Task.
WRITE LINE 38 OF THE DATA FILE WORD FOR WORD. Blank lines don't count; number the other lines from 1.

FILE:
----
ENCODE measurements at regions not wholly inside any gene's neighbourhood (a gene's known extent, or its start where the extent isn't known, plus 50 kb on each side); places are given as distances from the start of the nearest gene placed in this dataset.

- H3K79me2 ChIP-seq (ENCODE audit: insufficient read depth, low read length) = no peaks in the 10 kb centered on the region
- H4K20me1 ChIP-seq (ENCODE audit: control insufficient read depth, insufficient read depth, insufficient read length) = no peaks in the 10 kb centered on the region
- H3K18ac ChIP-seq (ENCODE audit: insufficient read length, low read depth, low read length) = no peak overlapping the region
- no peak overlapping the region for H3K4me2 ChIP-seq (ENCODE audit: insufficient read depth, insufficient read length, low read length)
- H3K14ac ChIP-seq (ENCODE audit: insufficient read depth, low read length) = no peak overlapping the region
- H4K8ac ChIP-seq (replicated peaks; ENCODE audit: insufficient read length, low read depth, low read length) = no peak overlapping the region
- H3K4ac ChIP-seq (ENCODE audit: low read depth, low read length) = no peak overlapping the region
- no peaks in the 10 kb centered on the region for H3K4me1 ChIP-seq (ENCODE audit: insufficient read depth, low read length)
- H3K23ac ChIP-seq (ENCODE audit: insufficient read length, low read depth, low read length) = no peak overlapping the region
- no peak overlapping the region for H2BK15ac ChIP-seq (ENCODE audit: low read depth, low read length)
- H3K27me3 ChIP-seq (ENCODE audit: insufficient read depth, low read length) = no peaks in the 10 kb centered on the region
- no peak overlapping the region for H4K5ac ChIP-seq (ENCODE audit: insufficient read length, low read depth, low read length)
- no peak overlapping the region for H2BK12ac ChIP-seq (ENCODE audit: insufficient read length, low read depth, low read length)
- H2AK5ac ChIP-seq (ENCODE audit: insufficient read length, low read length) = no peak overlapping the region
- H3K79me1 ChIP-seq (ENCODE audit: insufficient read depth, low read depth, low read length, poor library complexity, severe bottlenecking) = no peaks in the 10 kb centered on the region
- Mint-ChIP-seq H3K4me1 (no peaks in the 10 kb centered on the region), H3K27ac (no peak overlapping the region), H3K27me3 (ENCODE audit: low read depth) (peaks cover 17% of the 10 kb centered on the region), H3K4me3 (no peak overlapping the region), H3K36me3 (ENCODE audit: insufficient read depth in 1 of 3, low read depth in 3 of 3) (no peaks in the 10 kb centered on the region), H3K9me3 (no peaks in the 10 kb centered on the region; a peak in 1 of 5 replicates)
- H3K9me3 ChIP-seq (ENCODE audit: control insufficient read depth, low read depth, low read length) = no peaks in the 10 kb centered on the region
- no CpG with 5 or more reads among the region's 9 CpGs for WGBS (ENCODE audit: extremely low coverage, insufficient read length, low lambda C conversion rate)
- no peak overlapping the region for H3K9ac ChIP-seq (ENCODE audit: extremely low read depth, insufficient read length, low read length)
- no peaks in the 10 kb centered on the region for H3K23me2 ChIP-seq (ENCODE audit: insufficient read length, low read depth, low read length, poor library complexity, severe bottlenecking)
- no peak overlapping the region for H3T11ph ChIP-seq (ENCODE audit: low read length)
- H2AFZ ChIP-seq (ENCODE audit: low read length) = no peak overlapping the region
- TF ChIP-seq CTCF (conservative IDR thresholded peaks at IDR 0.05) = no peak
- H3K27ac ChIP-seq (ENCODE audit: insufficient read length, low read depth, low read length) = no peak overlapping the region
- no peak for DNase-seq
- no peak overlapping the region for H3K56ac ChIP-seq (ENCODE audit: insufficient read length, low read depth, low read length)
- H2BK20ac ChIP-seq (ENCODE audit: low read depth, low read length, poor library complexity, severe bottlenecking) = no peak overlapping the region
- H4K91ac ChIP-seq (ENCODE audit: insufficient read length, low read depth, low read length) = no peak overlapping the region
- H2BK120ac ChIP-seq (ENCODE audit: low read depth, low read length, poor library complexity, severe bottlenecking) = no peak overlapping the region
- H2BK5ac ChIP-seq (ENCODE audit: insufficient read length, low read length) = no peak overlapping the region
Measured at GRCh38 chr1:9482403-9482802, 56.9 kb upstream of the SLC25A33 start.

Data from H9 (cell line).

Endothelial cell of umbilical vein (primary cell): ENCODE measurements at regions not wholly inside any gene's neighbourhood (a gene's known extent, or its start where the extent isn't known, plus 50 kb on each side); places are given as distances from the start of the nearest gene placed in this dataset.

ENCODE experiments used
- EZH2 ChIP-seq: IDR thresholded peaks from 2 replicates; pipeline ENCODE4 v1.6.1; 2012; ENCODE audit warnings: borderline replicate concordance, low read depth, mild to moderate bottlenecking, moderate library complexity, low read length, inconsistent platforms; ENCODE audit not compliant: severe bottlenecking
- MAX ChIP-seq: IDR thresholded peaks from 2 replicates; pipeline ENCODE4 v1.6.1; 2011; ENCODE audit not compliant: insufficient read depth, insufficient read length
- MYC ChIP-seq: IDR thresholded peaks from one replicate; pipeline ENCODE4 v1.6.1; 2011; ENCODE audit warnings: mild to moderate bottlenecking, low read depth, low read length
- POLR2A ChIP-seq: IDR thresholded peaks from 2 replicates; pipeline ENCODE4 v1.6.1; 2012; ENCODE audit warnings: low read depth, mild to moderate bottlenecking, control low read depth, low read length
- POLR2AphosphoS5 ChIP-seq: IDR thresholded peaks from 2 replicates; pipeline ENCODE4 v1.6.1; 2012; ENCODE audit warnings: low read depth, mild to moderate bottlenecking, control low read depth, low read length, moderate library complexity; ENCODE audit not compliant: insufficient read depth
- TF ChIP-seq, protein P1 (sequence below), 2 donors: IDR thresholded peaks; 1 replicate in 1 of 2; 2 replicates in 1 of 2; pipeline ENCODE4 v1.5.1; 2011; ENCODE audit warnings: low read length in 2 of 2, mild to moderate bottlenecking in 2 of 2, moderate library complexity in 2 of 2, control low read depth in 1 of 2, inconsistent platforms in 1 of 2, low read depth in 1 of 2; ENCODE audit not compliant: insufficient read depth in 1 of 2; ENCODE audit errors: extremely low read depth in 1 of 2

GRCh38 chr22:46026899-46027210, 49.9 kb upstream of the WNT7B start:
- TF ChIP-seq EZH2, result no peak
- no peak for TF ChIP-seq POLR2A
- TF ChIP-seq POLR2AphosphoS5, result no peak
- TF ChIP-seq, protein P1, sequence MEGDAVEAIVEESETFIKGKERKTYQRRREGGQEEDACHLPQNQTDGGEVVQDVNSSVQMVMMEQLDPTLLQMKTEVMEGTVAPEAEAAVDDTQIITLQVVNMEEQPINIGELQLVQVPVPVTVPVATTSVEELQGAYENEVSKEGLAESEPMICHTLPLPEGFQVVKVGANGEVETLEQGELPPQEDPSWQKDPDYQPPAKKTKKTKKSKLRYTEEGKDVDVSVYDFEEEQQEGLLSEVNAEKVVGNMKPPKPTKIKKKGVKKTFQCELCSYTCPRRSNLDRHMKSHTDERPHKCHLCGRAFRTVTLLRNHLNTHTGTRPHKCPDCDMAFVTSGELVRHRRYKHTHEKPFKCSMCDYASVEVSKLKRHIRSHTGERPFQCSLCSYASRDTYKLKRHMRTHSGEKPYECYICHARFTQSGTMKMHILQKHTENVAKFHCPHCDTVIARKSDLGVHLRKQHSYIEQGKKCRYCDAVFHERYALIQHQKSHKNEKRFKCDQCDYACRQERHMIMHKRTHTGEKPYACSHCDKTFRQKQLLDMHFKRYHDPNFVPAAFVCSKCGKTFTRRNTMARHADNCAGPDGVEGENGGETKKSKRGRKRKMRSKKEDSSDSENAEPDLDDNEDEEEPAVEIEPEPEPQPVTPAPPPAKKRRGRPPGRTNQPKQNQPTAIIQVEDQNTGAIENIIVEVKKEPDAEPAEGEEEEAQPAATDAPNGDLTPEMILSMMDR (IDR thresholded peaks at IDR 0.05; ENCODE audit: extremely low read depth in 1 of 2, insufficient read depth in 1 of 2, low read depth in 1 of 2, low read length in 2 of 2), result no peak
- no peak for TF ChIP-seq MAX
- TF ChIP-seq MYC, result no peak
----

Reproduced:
- MYC ChIP-seq: IDR thresholded peaks from one replicate; pipeline ENCODE4 v1.6.1; 2011; ENCODE audit warnings: mild to moderate bottlenecking, low read depth, low read length